nothing deeper than these changes

I don’t know which was more unlikely:
Obama becoming Prez
or a middle-aged rock freak winning a Tony.

I think the latter.

I thought 2007 was about as surreal as my life could possibly get.

2008 made 2007 look like an episode of that BBC series about the country veterinarians.

I’ve never bought into New Years hoopla. I find the parties embarrassing. I have grudgingly attended them only when I was too broke to refuse the highest paying gig of the year: executing grimly endless grooves for amateur drunks. Like my birthday, it’s always been just another day.

But 2008 rocked, nay, shook me in all sorts of ways: emotionally, politically, romantically, intellectually, career-wise, name it. I even learned how to cook chili. There’s more to it than opening a can, son. Anyway, 2008 chewed me up and, being the fat, overly spiced motherfucker that I am, spat me out. And I’m all the stronger for it.

But for the first time in my life I am feeling the significance of this insignificant marking of time. Because 2009 really will be different.
Ain’t no way around that.

The beautiful stuff that happened in 2008 was beyond description. Maybe some day I’ll find the words to describe how it felt to listen to Toni Morrison talking about PS as my ex-wife Freya, my daughter Bibi and my girlfriend Debbie, all Morrison fans, listened on in rapt attention. This was extra deep because Freya turned my Mom onto Morrison’s work. That moment with Ms. Morrison in my dressing room speaking directly to the women of my life, and thus, in a sense, directly to my Mother as well, was the moment I learned what success was. You couldn’t buy that moment with money. That was the real Toni award.

Back in LA when I was young and spending more time in garages rehearsing than I was onstage, often after practice the band would sit around drinking beer and smoking weed and inevitably somebody would get so high they’d start talking about what I “should be doing” with all these songs I was writing. And they’d say things like “Yo, Stew! Maaaaan, what you need to do is write a musical!” And then another dude would mutter, while passing the J and trying not to exhale, “And then get that shit on Broadway, dude…” And then the guy in the backseat, who was by now higher than all of us, would say “Yeah, yeah, yeah…and then you gotta get Spike Lee to film that shit!”

And then we’d all laugh.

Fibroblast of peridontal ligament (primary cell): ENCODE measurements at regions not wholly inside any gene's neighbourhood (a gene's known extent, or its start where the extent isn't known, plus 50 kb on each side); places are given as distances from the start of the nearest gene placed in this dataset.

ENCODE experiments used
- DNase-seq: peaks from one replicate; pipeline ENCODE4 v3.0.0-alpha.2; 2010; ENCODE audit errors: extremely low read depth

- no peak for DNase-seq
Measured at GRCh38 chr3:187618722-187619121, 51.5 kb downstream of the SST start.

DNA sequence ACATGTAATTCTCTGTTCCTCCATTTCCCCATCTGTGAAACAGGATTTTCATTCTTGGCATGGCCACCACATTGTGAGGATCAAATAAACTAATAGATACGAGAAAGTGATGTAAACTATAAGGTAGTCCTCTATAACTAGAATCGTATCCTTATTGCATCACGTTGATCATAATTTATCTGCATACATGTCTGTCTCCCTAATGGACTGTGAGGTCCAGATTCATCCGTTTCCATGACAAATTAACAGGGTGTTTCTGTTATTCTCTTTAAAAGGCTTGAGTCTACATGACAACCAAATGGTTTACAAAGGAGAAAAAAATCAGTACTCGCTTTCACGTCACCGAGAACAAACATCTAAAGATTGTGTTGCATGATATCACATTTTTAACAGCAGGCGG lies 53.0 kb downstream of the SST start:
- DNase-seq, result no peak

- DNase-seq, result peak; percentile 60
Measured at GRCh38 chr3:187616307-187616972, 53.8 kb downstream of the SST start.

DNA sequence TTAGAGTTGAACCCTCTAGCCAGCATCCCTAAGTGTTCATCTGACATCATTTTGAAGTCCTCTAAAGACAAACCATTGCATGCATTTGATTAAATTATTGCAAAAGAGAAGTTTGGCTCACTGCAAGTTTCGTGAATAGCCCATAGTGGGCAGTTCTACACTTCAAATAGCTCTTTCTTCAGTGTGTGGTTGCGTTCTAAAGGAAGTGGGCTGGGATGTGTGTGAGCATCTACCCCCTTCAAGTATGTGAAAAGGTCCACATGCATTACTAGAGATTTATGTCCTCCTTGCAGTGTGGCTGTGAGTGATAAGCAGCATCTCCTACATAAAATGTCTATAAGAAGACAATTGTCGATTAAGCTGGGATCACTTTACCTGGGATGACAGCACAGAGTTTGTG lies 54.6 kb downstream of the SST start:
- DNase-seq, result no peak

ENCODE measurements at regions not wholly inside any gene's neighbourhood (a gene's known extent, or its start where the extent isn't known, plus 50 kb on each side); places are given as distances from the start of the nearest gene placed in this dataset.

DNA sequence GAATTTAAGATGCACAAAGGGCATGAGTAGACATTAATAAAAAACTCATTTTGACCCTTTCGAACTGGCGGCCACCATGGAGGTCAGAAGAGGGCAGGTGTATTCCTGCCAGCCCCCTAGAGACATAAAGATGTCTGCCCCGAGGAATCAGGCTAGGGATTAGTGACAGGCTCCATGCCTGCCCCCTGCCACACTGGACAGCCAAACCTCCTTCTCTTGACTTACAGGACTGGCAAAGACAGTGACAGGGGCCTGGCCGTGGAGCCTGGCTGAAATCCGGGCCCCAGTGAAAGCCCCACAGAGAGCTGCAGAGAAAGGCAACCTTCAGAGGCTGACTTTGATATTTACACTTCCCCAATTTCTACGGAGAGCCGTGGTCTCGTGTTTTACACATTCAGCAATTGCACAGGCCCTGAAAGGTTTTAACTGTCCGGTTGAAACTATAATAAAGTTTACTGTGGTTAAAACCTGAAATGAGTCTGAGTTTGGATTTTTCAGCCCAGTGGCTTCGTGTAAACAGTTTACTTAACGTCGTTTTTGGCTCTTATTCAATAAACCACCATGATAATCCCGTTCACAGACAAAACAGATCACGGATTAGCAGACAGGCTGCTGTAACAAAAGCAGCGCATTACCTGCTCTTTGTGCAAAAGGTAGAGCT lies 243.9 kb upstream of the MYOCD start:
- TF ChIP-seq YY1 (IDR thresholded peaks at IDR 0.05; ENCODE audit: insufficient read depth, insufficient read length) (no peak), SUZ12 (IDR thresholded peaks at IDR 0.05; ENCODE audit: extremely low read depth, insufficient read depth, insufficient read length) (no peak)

Starting January 2008 and right up until a few weeks ago, this year has been a non-stop love rollercoaster of challenges both beautiful and painful. These challenges have changed my direction, my mind, my work, my life. I lost things that I thought I’d have forever. And I gained great things that I never thought I’d have. That’s a fair exchange. Or maybe about as fair an exchange as you can expect from life.

So for the first time ever, this New Year is really going to be “new.” Not because of some false significance that I imbue it with, but because real change has come.

So when I do the embarrasing toast tonight at midnight I’ll actually have something real to toast for a change, as I think will we all. And the only endless grooves I’ll be “spinning” will be from my “party play-list” in i-tunes.

I can’t listen to all these fireworks bombs going off here in Berlin tonight without thinking about Gaza. I’m not foolish enough to think I could possibly add anything valuable to that long sad song here on my goofy singer/songwriter blog. I’m more Sonny Bono than Bono. I just wanted to mention it since we were talking about change.

Nappy New Year,
/stew

Comments (5) to “nothing deeper than these changes”

  1. We are so proud and happy that it has been such a wonderful year for you. Peace.

  2. Congratulations on a successful year stew! I’m planning on attending your Oakland show in February and will be watching for more details.

    Take care stew, and all good things to you and yours,

    Joe

  3. A few privileged souls were able to experience Passing Strange on Broadway, and that made 2008 a memorable year for us. Hope the January 2009 Sundance premiere and other showings of Spike Lee’s film bring you to a worldwide audience our generation has been longing for.
    Susan

  4. I can’t wait for the Movie!

    LA misses you and Heidi.

    Ken

    “The lyric guy”

  5. hey man, passing strange was a road marker in my life. let me know i needed to go in a different direction. so i took the cue and moved to boston, my home. and in discovering passing strange, first off broadway and then on, i was introduced to your music. i ran my first marathon, and you carried me over the finish line. the power of art is awesome and unpredictable. so thanks, my stranger friend, for the guidance you didn’t know you were providing. –tommy o’malley

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